Hypnotizing Chickens

Sometimes I get annoyed as a writer. At what? Anything or anyone that gets in the way of my work. I realize that this does little in the way of moving me closer to a balanced life. But who holds the scales? And what’s the point of being balanced if a pound of feathers weighs exactly the same as a pound of annoyance. The thing is, I can always see that my annoyance is not rational or even good, but it certainly is necessary if I want to write something good that is worth all the crazy hours of solitude talking to oneself in fictional tongues. But the truth is, I wouldn’t know what to do with myself without “a broad margin to my life… in undisturbed solitude and stillness” (Thoreau), the brooding and the writing and the reading and the fretting.

I just remembered it rained last night and the day before. The slow build-up of thunder. The flash behind the white slop of clouds. The rain in a panic. The damp hanging around like a lost tourist this early in September.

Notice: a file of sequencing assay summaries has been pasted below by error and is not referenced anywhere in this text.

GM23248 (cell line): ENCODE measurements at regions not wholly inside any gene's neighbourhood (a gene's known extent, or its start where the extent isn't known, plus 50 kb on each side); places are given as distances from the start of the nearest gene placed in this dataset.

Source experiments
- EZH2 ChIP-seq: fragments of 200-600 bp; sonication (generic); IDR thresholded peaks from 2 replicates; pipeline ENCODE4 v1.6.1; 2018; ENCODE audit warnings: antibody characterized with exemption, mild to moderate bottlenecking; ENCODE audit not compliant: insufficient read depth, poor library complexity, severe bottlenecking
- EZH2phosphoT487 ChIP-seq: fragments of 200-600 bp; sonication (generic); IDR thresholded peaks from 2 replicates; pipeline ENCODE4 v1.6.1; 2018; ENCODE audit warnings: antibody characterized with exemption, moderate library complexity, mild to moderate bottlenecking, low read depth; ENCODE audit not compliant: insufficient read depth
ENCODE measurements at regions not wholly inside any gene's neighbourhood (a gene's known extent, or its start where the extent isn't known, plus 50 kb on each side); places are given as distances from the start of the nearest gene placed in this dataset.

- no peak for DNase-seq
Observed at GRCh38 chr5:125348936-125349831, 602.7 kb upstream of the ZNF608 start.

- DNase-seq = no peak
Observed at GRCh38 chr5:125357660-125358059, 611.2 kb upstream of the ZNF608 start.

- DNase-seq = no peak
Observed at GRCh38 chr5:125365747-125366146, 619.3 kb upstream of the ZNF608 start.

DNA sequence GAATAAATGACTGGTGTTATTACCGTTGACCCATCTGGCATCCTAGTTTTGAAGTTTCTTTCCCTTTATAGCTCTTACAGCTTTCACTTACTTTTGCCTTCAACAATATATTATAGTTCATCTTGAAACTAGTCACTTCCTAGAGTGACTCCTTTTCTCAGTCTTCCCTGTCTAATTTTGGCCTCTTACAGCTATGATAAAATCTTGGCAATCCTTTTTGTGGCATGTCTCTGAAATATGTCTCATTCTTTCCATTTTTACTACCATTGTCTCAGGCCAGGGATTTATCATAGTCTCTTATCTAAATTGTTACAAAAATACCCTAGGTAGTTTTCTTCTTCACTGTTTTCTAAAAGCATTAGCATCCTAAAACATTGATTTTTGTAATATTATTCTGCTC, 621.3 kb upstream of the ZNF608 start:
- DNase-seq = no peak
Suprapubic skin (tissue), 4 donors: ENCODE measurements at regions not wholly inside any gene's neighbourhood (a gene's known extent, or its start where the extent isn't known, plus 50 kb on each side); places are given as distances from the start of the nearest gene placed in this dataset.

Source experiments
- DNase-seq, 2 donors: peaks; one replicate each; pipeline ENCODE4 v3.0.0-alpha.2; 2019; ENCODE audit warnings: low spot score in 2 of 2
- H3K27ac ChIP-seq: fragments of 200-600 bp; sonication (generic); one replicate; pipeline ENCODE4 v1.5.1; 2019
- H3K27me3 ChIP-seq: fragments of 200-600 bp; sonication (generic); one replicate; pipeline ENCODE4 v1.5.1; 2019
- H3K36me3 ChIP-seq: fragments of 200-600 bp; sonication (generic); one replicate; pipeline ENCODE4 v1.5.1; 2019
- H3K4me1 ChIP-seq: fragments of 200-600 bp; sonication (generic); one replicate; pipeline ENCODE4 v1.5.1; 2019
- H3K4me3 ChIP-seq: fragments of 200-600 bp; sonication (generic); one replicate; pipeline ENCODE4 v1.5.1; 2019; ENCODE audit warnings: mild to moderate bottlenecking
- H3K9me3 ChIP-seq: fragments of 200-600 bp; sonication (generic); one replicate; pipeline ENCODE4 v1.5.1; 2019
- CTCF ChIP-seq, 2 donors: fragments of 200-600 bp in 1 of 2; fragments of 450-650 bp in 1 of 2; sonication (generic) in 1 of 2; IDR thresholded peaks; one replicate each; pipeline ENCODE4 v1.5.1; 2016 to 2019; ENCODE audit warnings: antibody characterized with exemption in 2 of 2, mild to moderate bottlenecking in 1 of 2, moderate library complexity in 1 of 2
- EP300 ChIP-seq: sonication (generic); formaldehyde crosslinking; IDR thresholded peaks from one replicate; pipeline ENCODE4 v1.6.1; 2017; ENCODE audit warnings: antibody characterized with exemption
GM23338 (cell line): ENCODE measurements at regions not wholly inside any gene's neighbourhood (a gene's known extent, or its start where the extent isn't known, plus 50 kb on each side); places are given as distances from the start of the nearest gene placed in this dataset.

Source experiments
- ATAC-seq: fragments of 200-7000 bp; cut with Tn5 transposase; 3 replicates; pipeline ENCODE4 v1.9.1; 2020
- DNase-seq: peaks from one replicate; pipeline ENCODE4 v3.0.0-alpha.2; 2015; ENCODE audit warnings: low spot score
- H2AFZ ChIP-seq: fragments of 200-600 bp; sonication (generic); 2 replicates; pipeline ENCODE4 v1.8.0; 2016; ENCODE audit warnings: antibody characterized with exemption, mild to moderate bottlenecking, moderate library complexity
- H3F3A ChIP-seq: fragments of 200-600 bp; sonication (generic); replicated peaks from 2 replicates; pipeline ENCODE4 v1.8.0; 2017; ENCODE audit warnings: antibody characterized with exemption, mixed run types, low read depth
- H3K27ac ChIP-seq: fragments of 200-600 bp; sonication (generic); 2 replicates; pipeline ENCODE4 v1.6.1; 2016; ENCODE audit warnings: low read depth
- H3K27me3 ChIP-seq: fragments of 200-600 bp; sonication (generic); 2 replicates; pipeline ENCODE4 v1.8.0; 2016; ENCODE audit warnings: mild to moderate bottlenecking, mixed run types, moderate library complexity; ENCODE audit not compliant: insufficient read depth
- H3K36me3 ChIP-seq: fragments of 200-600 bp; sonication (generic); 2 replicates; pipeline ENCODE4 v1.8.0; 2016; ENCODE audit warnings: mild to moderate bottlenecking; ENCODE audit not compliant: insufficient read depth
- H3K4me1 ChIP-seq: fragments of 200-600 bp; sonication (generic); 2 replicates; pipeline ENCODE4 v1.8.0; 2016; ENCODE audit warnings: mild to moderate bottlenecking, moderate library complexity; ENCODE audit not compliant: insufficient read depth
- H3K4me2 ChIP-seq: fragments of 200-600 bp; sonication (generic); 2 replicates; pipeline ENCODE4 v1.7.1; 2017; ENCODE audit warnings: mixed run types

I just finished reading M John Harrison’s Viriconium. I couldn’t put it down until I was done. I never thought I would discover a writer that makes the ego drop in the Id shaft so fast, I’m all lost in the basement of superego. How does he write words that fill up my body with the essential nutrients I was told by the state and teachers was only absorbed by eating a regular diet of “literary” writers. It’s all genre, isn’t it? Even Shakespeare was a polyglot for art and entertainment.

One day, I will never have an apartment in the Simmeringer Haupstrasse.

Here’s some Lloyd Cole.


Kitchen Sink Drama

I’ve been hearing some hokey stuff recently, so I thought I’d write about it. Here are 2 that have struck me as the most suspect:

“The writer in everyone.”


“Creativity is a solitary affair.”

The first gave me a reason to pause because I can’t imagine that there is a writer in every person who is just dying to get out and write. That would be like saying there is a doctor in everyone and a lawyer in everyone an accountant in everyone (scary thought) a president in everyone and etc, etc.

If I suddenly started to try and balance other people’s money, I’m sure the IRS would soon be knocking on my door. Or if I suddenly put a sign outside my house that read: “The Doctor Is In,” I’m sure there would be a lawyer crossing my lawn in no time.